• Revenue ‘celling’ where additional revenue beyond the ‘celling’ will be shared between the developer and the government at an agreed percentage.

These tenders will be awarded through a ‘reverse auction’ model where projects will bid in at the lowest possible price to be underwritten.

  • This underwriting is designed to reduce the risk of default on debt and hence reduce the interest rates they receive on this debt, increasing the viability of the project
  • By flooring and capping revenue, the anticipated costs of hedging is expected to decrease as well, further improving the viability of these projects

The first tender will be in April 2024, with the aim to contract approximately 8GW per year

Further detail on the scheme is yet to be announced.

Feature 2

COP28


COP28 commenced on 30th of November, where representatives from 198 member states under the UNFCCC gathered in Dubai for the world's largest climate conference.

The 28th annual Conference of Parties (COP) under the United Nations Framework Convention on Climate Change (UNFCCC) commenced on the 30th of November in Dubai.  It is due to conclude on the 12th of December.

The event is not just about negotiations between countries. The vast majority of the nearly 100,000 delegates are representatives of companies, non-profits, youth and Indigenous groups all wanting to make meaningful climate progress. This included our CEO, Chris Halliwell, who was at COP28 as part of the Carbon Markets Institute (CMI) delegation.

This year's COP was centered around the delivery of the first-ever Global Stocktake, an assessment of our collective progress against goals set under the Paris Agreement, and the basis of the course correction needed.

The key themes discussed include:

  • Discussions to bring forward the phase-out of fossil fuels.
  • Operationalising Article 6.4 of the Paris Agreement which allows for trading of emissions reduction between countries under the supervision of the UNFCCC.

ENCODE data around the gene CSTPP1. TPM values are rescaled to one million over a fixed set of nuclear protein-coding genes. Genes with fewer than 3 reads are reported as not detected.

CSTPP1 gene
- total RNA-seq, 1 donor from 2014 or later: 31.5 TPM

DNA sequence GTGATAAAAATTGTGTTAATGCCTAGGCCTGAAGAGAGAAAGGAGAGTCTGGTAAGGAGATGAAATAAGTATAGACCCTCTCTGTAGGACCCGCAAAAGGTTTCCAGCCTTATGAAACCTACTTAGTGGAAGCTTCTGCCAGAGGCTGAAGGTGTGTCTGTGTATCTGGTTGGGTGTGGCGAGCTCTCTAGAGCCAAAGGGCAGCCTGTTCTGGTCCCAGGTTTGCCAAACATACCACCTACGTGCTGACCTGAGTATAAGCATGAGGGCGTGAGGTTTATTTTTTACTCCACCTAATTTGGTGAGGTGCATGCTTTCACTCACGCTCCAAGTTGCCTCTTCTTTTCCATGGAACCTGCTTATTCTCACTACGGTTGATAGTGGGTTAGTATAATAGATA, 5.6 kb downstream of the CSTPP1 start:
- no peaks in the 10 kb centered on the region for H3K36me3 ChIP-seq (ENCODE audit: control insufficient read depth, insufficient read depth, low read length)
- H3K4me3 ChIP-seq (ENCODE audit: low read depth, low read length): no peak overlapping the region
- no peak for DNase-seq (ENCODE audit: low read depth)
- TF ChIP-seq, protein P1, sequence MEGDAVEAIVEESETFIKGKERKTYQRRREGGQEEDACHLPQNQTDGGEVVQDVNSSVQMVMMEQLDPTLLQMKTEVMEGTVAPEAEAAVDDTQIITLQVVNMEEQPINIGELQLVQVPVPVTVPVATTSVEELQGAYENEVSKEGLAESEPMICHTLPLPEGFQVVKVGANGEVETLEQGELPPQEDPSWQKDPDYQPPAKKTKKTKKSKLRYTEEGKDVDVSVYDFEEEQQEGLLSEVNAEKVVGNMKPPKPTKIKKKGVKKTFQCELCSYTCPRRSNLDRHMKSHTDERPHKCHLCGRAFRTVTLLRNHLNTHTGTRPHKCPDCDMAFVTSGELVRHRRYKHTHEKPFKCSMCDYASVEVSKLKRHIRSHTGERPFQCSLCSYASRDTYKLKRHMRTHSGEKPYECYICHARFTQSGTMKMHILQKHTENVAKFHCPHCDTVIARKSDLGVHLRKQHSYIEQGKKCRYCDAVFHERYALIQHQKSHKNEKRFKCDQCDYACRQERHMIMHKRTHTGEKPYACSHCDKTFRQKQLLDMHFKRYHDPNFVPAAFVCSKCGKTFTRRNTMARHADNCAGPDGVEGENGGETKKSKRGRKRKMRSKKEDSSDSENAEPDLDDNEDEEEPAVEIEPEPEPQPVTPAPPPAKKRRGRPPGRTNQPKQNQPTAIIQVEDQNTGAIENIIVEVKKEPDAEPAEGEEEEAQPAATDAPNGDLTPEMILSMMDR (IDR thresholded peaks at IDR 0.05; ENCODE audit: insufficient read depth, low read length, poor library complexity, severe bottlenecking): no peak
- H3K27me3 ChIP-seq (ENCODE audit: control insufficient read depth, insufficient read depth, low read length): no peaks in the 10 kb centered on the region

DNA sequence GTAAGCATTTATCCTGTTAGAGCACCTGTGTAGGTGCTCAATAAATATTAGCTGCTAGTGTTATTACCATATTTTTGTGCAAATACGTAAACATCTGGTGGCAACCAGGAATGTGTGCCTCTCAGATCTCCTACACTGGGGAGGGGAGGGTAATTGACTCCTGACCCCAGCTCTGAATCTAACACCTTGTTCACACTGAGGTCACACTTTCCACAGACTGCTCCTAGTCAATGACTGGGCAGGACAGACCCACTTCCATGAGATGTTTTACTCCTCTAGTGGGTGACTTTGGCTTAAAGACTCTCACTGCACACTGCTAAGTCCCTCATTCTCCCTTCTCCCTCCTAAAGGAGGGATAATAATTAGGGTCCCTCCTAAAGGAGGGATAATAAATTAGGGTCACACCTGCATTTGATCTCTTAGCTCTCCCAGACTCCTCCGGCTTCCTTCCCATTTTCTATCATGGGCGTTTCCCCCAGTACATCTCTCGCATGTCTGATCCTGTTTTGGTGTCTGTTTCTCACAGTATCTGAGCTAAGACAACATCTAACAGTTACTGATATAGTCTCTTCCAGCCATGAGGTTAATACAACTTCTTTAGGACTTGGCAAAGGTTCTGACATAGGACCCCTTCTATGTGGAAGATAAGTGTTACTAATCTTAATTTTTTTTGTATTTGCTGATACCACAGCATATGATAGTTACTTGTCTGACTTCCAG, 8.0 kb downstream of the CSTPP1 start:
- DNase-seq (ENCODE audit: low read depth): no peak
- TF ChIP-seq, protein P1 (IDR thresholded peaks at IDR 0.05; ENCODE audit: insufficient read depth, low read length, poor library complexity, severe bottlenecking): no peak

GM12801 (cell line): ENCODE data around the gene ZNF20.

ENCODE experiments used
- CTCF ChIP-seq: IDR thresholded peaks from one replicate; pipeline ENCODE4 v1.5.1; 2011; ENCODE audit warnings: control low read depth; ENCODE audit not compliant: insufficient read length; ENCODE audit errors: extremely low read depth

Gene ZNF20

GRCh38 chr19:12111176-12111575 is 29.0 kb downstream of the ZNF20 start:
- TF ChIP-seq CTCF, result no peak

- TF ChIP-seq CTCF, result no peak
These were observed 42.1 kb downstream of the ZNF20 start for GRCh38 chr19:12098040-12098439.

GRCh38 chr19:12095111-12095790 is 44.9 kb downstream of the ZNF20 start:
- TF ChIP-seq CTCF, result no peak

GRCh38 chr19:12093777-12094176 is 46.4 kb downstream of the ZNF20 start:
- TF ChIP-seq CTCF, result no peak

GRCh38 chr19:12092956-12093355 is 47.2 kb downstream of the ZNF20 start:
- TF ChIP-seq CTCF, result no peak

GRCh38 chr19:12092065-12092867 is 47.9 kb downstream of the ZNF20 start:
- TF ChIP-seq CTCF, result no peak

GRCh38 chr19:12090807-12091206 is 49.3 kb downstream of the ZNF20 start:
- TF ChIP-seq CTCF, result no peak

• Further propelling the investment in and roll-out of renewable energy

As the event wraps-up we will have further clarity on the key outcomes and next steps which we will cover in a separate insight article. However, in the meantime here are some early highlights:

  • 118 member states agreed to triple global renewable energy capacity to at least 11TW by 2030, and a doubling of energy efficiency improvements by 2030.
  • The launch of Alterra – a $30 billion climate investment fund - that aims to attract a further $250 billion of investment by 2030.
  • 39 countries supported the UAE Hydrogen Declaration of Intent designed to accelerate hydrogen trades.

CORE Markets CEO & Co-Founder Chris Halliwell at COP28

Feature 3

VCMI updates Claims Code

The VCMI has released additional guidelines for its Claims Code of Practice to provide companies with a clearer pathway for making claims on their use of high-quality carbon credits.

The Voluntary Carbon Market Institute (VCMI) released an updated guide to its Claims Code just hours before the start of COP28.

It provides a clearer framework for companies making claims about their use of high-quality carbon credits under the Claims Code.

The latest guidance builds on the foundational criterial released in June 2023 and includes:

  • The Monitoring, Reporting and Assurance (MRA) framework that enables companies to make Silver, Gold, or Platinum claims on their use of high-quality carbon credits (credits that are aligned with ICVCM’s Core Carbon Principles) to make beyond-value-chain mitigation contributions.